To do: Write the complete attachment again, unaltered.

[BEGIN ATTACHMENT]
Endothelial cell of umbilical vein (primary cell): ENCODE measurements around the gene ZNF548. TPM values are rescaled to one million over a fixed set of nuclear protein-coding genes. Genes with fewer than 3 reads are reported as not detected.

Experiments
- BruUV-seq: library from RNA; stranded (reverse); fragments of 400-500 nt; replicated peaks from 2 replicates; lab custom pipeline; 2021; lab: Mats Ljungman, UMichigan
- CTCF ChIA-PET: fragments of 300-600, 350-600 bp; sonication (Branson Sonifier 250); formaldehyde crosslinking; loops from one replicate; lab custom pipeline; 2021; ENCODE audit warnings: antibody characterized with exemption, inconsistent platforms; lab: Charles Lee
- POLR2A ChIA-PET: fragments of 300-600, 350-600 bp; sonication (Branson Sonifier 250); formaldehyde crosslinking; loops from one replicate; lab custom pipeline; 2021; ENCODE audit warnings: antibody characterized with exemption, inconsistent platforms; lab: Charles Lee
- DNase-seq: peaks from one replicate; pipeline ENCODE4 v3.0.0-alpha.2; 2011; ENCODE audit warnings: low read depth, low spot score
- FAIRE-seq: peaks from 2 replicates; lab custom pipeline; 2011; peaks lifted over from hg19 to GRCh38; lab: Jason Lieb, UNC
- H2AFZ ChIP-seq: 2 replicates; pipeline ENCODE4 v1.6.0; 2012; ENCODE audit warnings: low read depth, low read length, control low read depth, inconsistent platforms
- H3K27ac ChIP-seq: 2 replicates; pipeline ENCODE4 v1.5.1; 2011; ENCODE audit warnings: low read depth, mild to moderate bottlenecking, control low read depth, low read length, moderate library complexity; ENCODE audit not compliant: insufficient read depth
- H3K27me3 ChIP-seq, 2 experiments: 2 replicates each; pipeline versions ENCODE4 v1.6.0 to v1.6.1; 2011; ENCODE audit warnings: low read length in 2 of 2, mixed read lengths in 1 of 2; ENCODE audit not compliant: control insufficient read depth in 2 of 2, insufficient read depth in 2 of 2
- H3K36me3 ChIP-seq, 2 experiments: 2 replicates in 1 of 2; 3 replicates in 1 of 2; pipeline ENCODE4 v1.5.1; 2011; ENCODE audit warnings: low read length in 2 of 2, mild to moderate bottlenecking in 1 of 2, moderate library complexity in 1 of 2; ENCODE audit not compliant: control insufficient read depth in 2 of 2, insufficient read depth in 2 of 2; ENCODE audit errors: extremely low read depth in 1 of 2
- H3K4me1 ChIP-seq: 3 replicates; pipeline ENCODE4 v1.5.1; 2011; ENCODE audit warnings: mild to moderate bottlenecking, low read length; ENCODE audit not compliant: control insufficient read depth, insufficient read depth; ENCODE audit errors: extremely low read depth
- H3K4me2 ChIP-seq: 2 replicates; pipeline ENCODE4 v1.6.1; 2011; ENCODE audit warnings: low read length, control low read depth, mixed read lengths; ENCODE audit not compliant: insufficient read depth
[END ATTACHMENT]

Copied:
Endothelial cell of umbilical vein (primary cell): ENCODE measurements around the gene ZNF548. TPM values are rescaled to one million over a fixed set of nuclear protein-coding genes. Genes with fewer than 3 reads are reported as not detected.

Experiments
- BruUV-seq: library from RNA; stranded (reverse); fragments of 400-500 nt; replicated peaks from 2 replicates; lab custom pipeline; 2021; lab: Mats Ljungman, UMichigan
- CTCF ChIA-PET: fragments of 300-600, 350-600 bp; sonication (Branson Sonifier 250); formaldehyde crosslinking; loops from one replicate; lab custom pipeline; 2021; ENCODE audit warnings: antibody characterized with exemption, inconsistent platforms; lab: Charles Lee
- POLR2A ChIA-PET: fragments of 300-600, 350-600 bp; sonication (Branson Sonifier 250); formaldehyde crosslinking; loops from one replicate; lab custom pipeline; 2021; ENCODE audit warnings: antibody characterized with exemption, inconsistent platforms; lab: Charles Lee
- DNase-seq: peaks from one replicate; pipeline ENCODE4 v3.0.0-alpha.2; 2011; ENCODE audit warnings: low read depth, low spot score
- FAIRE-seq: peaks from 2 replicates; lab custom pipeline; 2011; peaks lifted over from hg19 to GRCh38; lab: Jason Lieb, UNC
- H2AFZ ChIP-seq: 2 replicates; pipeline ENCODE4 v1.6.0; 2012; ENCODE audit warnings: low read depth, low read length, control low read depth, inconsistent platforms
- H3K27ac ChIP-seq: 2 replicates; pipeline ENCODE4 v1.5.1; 2011; ENCODE audit warnings: low read depth, mild to moderate bottlenecking, control low read depth, low read length, moderate library complexity; ENCODE audit not compliant: insufficient read depth
- H3K27me3 ChIP-seq, 2 experiments: 2 replicates each; pipeline versions ENCODE4 v1.6.0 to v1.6.1; 2011; ENCODE audit warnings: low read length in 2 of 2, mixed read lengths in 1 of 2; ENCODE audit not compliant: control insufficient read depth in 2 of 2, insufficient read depth in 2 of 2
- H3K36me3 ChIP-seq, 2 experiments: 2 replicates in 1 of 2; 3 replicates in 1 of 2; pipeline ENCODE4 v1.5.1; 2011; ENCODE audit warnings: low read length in 2 of 2, mild to moderate bottlenecking in 1 of 2, moderate library complexity in 1 of 2; ENCODE audit not compliant: control insufficient read depth in 2 of 2, insufficient read depth in 2 of 2; ENCODE audit errors: extremely low read depth in 1 of 2
- H3K4me1 ChIP-seq: 3 replicates; pipeline ENCODE4 v1.5.1; 2011; ENCODE audit warnings: mild to moderate bottlenecking, low read length; ENCODE audit not compliant: control insufficient read depth, insufficient read depth; ENCODE audit errors: extremely low read depth
- H3K4me2 ChIP-seq: 2 replicates; pipeline ENCODE4 v1.6.1; 2011; ENCODE audit warnings: low read length, control low read depth, mixed read lengths; ENCODE audit not compliant: insufficient read depth